#3 Coty Blanchard- Blanchard was another strong piece of that Renegades lineup, leading the team in hits (74) and was second to Gilaspie in doubles by one (15) and 3rd behind Gilaspie and Lockwood in total bases (105) and RBI (30), finishing the season 3rd in SLG (.298) as well. He kept an outstanding pace in July and August, getting 23 hits in July and 32 in August. He kept the strikeouts lower than Lockwood and Gilaspie, K’ing just 47 times. The walks were also a plus (24), something that carried over from his collegiate career at Jacksonville State, where he had experience at all infield positions. Another plus for Blanchard is his above-average speed, which he utilized for a team-leading 22 stolen bases. Like Gillaspie, he came into the draft with the revered Cape Cod League experience.

#4 Thomas Milone- Milone led Princeton in games played (61) and hits (62). He put together a nine-game hitting streak starting at the end of June, and in that span got 14 hits. He tended to hit hot then experience a drought at the plate, but for a high school pick (Connecticut) in his second professional season, he showcased solid ability to make contact on a consistent basis. The toolsy Milone’s speed was also on display, as he led the team in stolen bases (12). He was a star football player, but obviously wasn’t playing year round in a northeast baseball program. But the raw talent the Rays witnessed drove them to take a chance. Milone’s athleticism surely factored in and this year all the things that got him drafted were on display. Cutting down on strikeouts (he was 3rd on the team with 61) should come with more experience. For a guy that didn’t have a ton of baseball experience, this was an excellent start.

#5 Riley Unroe – The runs scored leader (32) for Princeton, Unroe displayed the speed he was known for coming into the 2013 MLB Draft. The Rays drafted the shortstop in the 2nd round out of Desert Ridge (Arizona), and assigned him to participate in the Winter League Program in 2014, after getting 41 games of GCL experience. In 107 games this year, he hit .226/.315/.325 in 243 at-bats. He exhibited good patience and pitch recognition, leading the team with 29 walks. He split time between shortstop and second, committing ten errors (2nd on the team), but defensively he received high marks in reports pre-draft; besides that, moving to the right side of the field usually proves challenging for any player, so the errors weren’t a big alarming surprise. It’s definitely time for him to face the more advanced , full-season Midwest League in 2015.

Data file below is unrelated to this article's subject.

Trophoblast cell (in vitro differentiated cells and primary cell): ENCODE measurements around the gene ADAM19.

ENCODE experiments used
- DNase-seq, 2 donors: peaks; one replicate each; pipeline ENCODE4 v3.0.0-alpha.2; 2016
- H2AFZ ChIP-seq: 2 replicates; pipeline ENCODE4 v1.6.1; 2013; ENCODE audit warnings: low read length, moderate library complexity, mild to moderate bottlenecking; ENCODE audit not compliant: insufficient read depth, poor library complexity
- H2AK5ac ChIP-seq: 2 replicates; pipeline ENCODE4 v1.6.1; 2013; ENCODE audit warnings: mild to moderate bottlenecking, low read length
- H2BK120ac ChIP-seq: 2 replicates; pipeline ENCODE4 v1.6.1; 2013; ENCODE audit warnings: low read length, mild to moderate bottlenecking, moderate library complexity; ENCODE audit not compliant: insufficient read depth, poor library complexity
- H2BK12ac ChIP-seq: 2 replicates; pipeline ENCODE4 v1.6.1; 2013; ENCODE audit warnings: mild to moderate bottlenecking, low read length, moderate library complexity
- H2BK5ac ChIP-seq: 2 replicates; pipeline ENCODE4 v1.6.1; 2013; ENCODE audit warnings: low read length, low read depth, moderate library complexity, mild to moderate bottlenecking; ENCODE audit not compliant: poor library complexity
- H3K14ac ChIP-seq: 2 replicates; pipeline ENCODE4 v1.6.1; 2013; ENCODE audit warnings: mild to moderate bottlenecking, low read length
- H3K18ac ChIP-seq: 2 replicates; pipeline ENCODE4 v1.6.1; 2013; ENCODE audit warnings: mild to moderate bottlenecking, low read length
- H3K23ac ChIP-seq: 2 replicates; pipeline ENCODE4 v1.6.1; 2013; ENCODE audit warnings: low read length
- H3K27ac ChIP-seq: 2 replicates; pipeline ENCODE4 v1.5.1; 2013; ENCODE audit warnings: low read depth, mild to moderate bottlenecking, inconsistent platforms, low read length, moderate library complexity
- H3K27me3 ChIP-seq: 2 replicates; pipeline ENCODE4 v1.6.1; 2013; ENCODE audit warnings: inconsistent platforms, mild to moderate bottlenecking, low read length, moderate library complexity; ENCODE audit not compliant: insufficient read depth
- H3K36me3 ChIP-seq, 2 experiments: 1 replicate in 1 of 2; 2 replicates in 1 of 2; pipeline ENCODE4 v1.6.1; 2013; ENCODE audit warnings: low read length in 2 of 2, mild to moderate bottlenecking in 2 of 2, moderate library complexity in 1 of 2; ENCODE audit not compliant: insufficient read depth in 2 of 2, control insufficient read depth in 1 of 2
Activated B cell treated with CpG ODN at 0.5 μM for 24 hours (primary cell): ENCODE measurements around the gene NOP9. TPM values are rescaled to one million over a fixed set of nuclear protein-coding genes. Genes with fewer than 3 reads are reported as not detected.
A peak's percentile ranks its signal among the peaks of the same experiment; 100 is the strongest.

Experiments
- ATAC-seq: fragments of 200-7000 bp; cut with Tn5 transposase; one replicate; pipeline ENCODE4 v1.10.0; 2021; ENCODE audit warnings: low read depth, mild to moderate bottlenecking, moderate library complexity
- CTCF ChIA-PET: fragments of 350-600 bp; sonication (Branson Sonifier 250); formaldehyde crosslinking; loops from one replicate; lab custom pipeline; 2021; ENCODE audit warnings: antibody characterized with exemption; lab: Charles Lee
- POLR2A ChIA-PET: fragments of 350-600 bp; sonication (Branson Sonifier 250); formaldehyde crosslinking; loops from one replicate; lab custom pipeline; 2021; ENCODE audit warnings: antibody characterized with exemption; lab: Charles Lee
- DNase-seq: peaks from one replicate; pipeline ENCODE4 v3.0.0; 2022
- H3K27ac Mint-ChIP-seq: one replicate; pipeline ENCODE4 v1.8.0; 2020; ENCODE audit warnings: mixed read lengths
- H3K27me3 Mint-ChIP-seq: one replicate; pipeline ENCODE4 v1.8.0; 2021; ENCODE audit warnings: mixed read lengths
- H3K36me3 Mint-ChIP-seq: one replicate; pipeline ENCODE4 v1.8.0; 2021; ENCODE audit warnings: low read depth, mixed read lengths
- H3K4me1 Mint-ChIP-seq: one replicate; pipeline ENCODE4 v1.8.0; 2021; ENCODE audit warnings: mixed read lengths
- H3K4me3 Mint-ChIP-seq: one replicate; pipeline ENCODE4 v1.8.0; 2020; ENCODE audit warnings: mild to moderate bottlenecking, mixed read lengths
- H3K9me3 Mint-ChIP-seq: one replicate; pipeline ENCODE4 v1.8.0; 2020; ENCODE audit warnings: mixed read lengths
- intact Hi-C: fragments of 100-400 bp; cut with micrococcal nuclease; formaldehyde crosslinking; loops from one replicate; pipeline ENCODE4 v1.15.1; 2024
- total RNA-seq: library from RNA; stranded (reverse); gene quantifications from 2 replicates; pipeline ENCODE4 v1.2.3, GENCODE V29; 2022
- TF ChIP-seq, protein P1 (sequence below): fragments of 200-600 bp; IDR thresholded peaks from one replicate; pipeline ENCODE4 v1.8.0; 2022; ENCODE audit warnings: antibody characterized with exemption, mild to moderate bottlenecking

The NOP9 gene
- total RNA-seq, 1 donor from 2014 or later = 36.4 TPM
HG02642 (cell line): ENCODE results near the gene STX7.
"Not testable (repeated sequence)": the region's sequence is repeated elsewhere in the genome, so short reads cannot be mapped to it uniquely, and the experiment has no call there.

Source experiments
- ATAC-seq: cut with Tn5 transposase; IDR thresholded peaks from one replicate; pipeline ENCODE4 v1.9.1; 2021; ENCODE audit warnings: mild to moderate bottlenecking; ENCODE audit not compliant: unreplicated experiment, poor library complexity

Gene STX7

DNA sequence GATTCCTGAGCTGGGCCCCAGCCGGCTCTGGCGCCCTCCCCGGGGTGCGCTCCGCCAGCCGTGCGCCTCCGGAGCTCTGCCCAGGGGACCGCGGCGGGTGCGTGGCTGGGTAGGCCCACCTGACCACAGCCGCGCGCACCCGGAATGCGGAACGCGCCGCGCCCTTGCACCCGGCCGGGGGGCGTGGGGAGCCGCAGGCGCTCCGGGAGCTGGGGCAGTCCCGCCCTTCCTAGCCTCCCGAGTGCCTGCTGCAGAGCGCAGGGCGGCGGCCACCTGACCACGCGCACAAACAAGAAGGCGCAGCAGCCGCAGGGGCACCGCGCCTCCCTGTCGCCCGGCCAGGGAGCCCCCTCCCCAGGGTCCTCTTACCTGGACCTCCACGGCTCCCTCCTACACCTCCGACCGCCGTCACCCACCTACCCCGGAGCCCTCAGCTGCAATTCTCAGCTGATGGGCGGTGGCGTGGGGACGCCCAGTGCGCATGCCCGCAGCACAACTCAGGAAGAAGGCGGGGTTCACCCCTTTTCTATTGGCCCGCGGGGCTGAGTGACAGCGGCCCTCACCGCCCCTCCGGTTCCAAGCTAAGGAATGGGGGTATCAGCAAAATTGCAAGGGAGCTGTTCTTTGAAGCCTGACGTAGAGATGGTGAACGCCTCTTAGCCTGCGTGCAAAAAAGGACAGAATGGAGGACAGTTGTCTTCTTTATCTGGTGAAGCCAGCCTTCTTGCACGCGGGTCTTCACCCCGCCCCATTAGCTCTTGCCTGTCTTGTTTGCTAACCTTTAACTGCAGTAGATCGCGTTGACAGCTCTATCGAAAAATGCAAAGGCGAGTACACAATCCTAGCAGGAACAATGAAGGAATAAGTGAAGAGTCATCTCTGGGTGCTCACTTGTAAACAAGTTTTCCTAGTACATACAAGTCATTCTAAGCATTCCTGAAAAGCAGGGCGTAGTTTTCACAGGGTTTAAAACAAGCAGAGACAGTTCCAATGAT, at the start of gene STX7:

Must-Mentions… Jace Conrad, Matt Reida, Oscar Sanay, Bralin Jackson, Nic Wilson, Bill Pujols, Cade Gotta, Christian Knott, Patrick Grady, Braxton Lee, Alec Sole

Short-Season/Rookie League Pitchers of the Year

#1 Enderson Franco- Franco’s 7 wins were a team best for the Hudson Valley Renegades. In 13 starts and 68 innings pitched, he walked just 8 batters, which was the lowest on the team of any full-time starter. He tied for 2nd in strikeouts (50). Through his first four starts, he didn’t allow a walk and allowed just 4 home runs all season. In one of those early season outings, he struck out a season high 8 batters. He allowed quite a lot of contact with each start, but he showed a strong ability to minimize damage. In one mid-season start, he gave up 7 hits, but allowed just 1 earned run. Franco’s made the rounds in the system since being signed by the Rays out of his home town of Anaco, Venezuela, and this year he passed a big test. He’s likely ticketed for Bowling Green next season, though it would’ve been good to see him get a few more innings in short-season play. He finished with just 3 losses, a 4.22 ERA/1.19 WHIP, and a complete game under his belt.